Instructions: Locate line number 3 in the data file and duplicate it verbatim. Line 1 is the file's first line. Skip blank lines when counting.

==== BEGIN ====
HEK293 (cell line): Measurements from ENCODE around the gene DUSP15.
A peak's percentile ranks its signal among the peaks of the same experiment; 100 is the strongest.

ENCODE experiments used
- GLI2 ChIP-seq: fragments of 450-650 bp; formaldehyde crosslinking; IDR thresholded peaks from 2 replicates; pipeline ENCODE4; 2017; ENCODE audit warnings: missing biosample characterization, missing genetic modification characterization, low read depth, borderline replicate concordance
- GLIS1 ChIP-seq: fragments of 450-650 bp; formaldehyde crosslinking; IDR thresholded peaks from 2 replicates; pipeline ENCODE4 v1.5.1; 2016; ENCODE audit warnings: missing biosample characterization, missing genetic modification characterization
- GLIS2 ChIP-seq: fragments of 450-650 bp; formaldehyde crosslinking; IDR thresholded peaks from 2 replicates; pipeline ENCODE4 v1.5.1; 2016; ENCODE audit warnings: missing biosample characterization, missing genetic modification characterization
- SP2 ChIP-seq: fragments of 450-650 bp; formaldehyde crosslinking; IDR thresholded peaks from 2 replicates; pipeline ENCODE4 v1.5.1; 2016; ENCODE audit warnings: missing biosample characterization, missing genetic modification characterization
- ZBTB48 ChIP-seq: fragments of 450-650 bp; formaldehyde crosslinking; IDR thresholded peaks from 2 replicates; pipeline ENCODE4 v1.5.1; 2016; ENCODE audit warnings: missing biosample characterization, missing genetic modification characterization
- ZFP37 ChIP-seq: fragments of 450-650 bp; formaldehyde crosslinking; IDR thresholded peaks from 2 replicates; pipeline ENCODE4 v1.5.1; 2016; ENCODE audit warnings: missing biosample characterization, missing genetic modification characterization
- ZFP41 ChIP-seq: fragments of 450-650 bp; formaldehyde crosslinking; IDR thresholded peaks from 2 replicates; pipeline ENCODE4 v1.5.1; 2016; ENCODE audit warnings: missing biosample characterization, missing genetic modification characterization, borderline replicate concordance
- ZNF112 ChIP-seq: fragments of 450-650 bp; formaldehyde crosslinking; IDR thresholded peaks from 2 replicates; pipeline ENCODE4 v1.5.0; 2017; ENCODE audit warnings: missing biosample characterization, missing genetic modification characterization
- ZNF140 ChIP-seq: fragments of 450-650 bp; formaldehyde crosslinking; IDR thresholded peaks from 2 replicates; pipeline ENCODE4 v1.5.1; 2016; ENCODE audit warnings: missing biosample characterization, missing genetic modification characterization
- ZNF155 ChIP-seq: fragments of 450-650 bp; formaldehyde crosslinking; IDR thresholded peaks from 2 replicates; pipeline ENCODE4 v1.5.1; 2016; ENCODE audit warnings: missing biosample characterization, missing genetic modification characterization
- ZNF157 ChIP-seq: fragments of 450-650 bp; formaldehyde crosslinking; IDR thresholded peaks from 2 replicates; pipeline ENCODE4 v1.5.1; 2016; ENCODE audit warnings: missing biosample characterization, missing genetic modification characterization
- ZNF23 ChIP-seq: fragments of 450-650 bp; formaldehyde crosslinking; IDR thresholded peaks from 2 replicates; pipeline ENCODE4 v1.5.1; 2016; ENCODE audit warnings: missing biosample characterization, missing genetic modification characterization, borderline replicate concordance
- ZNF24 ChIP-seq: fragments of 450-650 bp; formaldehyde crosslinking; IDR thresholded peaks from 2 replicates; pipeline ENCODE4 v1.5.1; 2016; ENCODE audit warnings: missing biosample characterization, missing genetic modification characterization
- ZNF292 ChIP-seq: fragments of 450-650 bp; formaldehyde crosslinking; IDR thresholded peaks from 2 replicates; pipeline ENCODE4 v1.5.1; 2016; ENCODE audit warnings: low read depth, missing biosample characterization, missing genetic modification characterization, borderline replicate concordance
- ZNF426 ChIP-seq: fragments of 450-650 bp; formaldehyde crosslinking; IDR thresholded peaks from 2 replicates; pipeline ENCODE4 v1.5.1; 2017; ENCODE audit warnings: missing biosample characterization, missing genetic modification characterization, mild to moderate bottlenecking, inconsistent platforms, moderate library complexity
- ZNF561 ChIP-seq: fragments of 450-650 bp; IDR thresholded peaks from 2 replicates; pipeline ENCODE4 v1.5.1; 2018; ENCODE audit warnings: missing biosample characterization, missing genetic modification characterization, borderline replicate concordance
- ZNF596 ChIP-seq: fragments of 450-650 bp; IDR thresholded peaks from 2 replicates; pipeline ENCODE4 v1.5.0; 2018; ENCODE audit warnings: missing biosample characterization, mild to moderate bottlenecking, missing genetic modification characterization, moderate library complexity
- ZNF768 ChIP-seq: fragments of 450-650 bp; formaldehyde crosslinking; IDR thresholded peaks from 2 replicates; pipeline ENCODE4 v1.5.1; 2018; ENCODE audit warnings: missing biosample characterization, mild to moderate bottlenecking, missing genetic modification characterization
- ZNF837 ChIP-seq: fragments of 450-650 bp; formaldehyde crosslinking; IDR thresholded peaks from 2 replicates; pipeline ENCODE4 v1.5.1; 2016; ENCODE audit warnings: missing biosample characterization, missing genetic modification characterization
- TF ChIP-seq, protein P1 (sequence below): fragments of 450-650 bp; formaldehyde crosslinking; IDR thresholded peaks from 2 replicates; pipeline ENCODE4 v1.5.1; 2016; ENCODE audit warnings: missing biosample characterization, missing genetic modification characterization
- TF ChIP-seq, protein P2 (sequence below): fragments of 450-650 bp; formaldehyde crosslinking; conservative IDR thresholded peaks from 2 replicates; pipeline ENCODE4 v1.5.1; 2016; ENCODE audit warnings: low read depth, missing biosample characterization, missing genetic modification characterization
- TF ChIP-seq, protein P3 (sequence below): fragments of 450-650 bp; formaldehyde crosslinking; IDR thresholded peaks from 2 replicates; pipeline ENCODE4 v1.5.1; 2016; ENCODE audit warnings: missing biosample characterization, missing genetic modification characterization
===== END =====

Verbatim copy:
ENCODE experiments used